Husting was a public figure in Wisconsin and the nation, but his actions as a private citizen had the major impact on natural resources issues. Testing the right of access to public waterways, Husting “trespassed” onto a portion of the Rock River in the Horicon Marsh claimed as a private hunting preserve by a shooting club. The case went to the Wisconsin Supreme Court, where Husting was vindicated and two major precedents were established.
A state senator at the time, Husting was concerned with public rights on navigable waters. He paddled a skiff to a widening of the Rock River where it flows through the Horicon Marsh, making sure to remain in the river bed. He was arrested for trespassing, initiating an important test case. The Supreme Court ruled that navigable waters are public waters, free for commerce, travel, recreation, hunting, and fishing. The court also established that ordinary high-water marks determined navigability. This standard continues to define state DNR permit jurisdiction and public waters protection for many activities.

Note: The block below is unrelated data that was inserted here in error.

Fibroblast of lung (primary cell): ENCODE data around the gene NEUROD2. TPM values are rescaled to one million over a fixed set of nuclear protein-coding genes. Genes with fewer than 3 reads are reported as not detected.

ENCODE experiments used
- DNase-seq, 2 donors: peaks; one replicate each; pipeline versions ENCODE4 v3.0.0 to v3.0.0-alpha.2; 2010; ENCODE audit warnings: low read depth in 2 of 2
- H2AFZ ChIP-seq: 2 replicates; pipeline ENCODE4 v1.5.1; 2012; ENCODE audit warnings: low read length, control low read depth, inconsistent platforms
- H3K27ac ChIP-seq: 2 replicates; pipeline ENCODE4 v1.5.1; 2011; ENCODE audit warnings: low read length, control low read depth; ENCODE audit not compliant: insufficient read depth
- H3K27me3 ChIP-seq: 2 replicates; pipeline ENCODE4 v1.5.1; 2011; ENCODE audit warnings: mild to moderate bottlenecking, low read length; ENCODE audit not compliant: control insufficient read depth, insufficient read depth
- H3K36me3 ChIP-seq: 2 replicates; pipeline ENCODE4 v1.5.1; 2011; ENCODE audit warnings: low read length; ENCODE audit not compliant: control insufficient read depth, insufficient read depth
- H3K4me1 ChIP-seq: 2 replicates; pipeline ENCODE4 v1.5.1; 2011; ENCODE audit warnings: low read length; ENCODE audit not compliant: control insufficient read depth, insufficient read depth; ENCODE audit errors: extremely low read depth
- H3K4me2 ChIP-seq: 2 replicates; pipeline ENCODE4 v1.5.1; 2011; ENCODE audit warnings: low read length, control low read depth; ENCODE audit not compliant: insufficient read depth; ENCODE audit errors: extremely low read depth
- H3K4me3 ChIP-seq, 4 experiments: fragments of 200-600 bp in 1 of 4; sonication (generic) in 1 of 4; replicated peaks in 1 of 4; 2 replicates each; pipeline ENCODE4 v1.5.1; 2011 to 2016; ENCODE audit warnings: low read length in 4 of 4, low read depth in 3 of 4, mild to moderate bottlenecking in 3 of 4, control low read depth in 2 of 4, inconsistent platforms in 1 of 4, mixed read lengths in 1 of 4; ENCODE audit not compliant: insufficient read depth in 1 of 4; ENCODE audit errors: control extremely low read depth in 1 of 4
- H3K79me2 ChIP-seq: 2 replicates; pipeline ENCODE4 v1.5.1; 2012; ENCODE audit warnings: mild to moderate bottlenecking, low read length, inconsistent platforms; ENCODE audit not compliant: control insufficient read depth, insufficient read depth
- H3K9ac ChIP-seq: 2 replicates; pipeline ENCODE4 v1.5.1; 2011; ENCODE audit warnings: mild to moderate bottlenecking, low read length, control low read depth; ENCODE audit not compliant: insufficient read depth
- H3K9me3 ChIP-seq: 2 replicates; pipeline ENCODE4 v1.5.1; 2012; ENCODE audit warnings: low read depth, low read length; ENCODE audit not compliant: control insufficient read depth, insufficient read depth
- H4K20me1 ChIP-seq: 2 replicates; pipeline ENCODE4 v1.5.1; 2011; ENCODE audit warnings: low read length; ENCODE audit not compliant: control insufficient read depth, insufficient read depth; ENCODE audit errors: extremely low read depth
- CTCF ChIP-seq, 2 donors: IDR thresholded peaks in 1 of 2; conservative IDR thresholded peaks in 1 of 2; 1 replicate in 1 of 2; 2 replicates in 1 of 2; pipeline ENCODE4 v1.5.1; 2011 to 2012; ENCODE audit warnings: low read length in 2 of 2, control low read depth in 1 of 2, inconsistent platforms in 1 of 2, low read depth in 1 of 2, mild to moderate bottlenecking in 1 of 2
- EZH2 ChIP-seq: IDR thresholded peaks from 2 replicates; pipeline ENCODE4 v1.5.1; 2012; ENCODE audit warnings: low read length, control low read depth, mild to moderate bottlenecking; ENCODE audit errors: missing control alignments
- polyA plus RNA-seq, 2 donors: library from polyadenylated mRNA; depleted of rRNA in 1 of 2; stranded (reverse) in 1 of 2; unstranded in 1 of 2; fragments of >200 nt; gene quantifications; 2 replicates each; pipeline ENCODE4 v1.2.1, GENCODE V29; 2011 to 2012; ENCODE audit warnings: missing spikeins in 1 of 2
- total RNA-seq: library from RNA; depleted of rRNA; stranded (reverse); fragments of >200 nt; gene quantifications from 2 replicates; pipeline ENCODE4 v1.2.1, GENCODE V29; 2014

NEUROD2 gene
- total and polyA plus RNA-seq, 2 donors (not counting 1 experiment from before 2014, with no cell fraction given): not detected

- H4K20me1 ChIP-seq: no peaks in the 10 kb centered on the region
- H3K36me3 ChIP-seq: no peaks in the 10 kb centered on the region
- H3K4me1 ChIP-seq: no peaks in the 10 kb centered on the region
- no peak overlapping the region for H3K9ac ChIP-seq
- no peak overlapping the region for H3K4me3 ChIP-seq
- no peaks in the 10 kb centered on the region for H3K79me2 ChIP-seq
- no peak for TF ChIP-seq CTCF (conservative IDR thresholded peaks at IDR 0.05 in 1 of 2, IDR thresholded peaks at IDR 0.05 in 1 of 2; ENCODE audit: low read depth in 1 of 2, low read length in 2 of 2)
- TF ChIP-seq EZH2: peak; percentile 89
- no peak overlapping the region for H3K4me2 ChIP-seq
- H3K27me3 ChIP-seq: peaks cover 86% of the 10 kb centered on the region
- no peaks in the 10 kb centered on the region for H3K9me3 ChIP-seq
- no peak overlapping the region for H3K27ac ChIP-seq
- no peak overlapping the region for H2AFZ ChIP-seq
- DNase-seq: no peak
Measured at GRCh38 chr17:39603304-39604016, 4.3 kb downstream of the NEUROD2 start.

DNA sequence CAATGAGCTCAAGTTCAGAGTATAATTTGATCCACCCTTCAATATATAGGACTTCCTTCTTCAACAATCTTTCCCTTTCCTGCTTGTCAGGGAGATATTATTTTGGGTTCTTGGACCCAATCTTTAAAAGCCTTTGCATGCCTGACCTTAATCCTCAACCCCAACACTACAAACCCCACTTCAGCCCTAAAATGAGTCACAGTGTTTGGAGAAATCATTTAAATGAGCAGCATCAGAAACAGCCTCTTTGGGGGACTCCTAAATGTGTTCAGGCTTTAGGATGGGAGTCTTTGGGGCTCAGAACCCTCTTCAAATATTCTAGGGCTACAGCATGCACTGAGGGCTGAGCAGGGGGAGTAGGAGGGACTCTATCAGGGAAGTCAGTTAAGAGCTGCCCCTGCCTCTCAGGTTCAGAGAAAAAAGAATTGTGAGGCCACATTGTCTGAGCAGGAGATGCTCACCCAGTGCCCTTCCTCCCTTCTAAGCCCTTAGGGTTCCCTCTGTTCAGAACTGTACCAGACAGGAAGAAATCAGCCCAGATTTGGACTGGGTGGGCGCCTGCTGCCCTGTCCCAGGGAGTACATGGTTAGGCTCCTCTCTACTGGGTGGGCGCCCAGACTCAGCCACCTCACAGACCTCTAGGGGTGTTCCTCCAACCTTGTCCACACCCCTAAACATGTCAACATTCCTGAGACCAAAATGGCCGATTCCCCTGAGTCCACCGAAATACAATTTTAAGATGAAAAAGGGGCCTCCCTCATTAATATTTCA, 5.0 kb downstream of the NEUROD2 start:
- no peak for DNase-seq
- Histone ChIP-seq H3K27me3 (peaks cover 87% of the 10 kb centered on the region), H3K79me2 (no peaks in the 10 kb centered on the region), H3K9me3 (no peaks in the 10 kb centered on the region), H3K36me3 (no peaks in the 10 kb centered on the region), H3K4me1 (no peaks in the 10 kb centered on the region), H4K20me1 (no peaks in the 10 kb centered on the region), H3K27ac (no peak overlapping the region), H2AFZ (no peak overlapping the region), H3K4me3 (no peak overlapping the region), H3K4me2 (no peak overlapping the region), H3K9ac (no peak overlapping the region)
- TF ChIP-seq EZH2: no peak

An attorney educated at UW-Madison, Husting served for eight years in the state Senate and is credited with drafting and passing laws aimed at conservation of natural resources. In the Senate, he chaired a legislative committee investigating water power, forestry, and drainage. Water power bills passed in 1911 and 1913 reflected the work of that committee and Husting’s advocacy for public water rights.
Husting also championed social and public concerns in other areas. He supported a progressive state income tax, worker’s compensation laws, measures to protect women and child laborers, and the election of U.S. senators by popular vote. He was the first U.S. senator to be chosen by that method in Wisconsin. Elected to the U.S. Senate in 1914, he served until his death in a duck hunting accident in 1917.